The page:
Our Pullen watchword in Micah 6:8 says, “God has told you, O mortal, what is good. And what does the Lord require of you but to do justice and to love kindness…” Someone has joked that the Ten Commandments are not called “The Ten Suggestions.” Likewise, the Hebrew prophet Micah doesn’t tell us how God suggests that we behave. Loving kindness is a requirement for people who are trying to follow the prophet Jesus. Calling people derogatory names; being rude or crude; personal insults directed to people with whom we disagree may make us feel better. But it doesn’t add love to the toxic atmosphere in which we live in these days.
We can also exhibit a “John-The-Baptist” kind of power by pointing away from ourselves toward the work that God is doing in the world. John’s role in life as he understood it was to prepare the way for the coming of Jesus rather than to promote himself, and he had to constantly remind his followers of this truth. It wasn’t about him. It was about what God was going to do through Jesus and John humbly accepted this. There was a day when blatant narcissism was evident in some quarters, but mostly uncommon. No more. It’s on display everywhere in our country – and not just at the top. I don’t know about you, but the number of people who are promoting themselves seems a bit overwhelming. I blame social media for some of this. It’s just too easy to over-share, over-promote, or to tell everyone what I think as if I have THE truth for every situation. The internet has given us many life-sustaining gifts since its invention. But it has also allowed us to put our very worst instincts on display for all the world and all of posterity to see. Now I’m not criticizing sharing your personal news on Facebook or Instagram, so don’t get me wrong here. But can we assert our power by rejecting the notion that every thought that comes into our heads needs to be shared with the world? These posts may be intended as information or dialogue, but they are almost invariably self-promotion as well. It reminds of Olivia Newton-John’s song released in 1975, “Have You Never Been Mellow?” In it there’s a memorable line that says, “There was a time when I just had to tell my point of view.” Folks, we’re drowning in people who just have to tell the world their point of view on every subject.
In today’s world, it is a powerful act to actually be quiet; to listen deeply rather than talk; and, like John the Baptist, to point to the good work of others. I’ve shared in the past that one of my beloved seminary professors used to tell us, “Church people often act as if God can only work through our programs. Our calling is to look out on the landscape to see where God is at work and go there.” I am not promoting an unhealthy self-denial in suggesting that more attention to the ways God’s spirit is working in the world and less attention to ourselves may be in order in these days. Pointing away from oneself and one’s well-intended but limited viewpoint can be a powerful act.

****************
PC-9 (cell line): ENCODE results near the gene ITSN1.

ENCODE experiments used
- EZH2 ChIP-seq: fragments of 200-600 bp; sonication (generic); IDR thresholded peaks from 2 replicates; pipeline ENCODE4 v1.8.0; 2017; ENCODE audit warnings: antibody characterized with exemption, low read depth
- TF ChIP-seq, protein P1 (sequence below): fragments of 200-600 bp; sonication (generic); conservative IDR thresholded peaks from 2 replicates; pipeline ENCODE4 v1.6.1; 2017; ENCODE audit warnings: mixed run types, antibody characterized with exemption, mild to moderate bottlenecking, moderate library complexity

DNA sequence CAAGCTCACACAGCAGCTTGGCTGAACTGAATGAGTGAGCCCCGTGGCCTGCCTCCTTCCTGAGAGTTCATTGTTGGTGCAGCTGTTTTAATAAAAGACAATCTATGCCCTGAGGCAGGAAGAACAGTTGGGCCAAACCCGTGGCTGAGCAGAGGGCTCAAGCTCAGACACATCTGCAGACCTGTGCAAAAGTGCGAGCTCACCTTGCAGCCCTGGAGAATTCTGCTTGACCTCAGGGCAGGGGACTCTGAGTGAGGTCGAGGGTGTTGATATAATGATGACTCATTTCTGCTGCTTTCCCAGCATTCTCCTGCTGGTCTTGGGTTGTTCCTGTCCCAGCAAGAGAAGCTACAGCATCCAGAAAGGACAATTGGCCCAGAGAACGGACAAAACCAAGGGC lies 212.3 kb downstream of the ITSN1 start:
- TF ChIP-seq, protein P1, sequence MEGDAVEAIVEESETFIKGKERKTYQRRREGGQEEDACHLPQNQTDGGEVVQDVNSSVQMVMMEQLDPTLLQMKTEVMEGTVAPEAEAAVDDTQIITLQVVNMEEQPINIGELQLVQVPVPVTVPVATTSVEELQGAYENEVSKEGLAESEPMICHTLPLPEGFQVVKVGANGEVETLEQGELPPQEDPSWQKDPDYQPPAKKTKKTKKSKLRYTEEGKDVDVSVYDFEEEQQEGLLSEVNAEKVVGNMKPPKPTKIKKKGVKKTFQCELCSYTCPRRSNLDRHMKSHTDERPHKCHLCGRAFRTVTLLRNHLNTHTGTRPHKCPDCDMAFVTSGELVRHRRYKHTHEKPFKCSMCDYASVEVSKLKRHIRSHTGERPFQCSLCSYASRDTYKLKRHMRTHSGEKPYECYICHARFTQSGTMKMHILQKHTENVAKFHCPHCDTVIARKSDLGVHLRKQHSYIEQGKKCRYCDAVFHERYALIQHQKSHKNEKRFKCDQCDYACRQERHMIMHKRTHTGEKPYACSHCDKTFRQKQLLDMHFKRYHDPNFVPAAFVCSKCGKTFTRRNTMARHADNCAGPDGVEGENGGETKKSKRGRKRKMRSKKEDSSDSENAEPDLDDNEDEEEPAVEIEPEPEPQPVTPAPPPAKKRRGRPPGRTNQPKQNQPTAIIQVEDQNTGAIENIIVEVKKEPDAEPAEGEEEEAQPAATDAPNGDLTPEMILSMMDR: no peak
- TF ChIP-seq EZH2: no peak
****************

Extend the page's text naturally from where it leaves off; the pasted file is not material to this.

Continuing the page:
Someone has said the only way to gain power is to take it. I really don’t believe that’s true. People who don’t have power can acquire it when people like us share our power with them. We can be quiet and let people in marginalized communities speak their truth and tell their stories. We can decline to accept leadership positions so those with less culturally-granted power can lead. We can examine our own biases about what power looks like. Forcing people who don’t have power to wrestle it from our tight grip seldom contributes to the welfare of any of us.
There are many other ways that we can exercise our power in our confused culture. There is power in joining with others by being part of community. That’s what we’re doing by being here together this morning and it’s happening in other groups you’re part of I’m sure. We can also do the obvious things: vote; support our favorite candidates and leaders; run for office; give our time and money to things we care about; advocate in person or in other ways for the people and causes we believe in – not as angry, strident voices that sound shrill even to our allies, but as confident, strong speakers for justice who model a loving, just way of being in the world.
At the same time, I want to remind us all that we are not always our best selves. We do “lose it” sometimes and we aren’t as kind or loving or calm or thoughtful as we’d like to be. On our best days, we have enough self-awareness and humility to apologize to people we hurt when that happens. But, friends, we live in an era when apologizing is viewed as a sign of weakness or somehow a lack of commitment to our causes. So let me add one more thing to the ways we can wield our power: through authentic apology when we have erred, especially when our error is hurtful to others or to the unity of the community as a whole. In my book, one of the most powerful statements in the world is, “I screwed up and I’m really sorry.” It can work wonders. And the power to forgive is miraculous as well.
As demonstrated by Power in the Blood, hymn writer Lewis E. Jones crafted interesting titles for his hymns: I’ve Been to Jesus for the Power; From Wandering Long in Ways of Sin AND Wanderer in Ways of Sin (two different hymns); My Sins Are Like a Mountain; At the Door of Your Heart That Is Closed; and my favorite, When the Saved Shall Meet on the Golden Street. I’ve not read the words of these hymns but given the sin-fixated titles and the theology expressed in Power in the Blood, I can’t say I’m drawn to them. But I do think Mr. Jones was on to something when he wrote and sang about “wonder-working power.” Like Mark’s powerless community of the first century, I am drawn to the wonder-working power demonstrated by Jesus. When he cleansed the man of the unclean spirit, he showed us what the commonwealth of God looks like. Power is shared. Marginalized voices are heard. Kindness is nonnegotiable. Barriers to wholeness are removed. Exclusion is transformed into inclusion. Care for the community transcends the self.
With apologies to Mr. Jones, I believe the power of Jesus was not in his blood, but in his love. That love worked wonders in his day and it still works wonders in ours.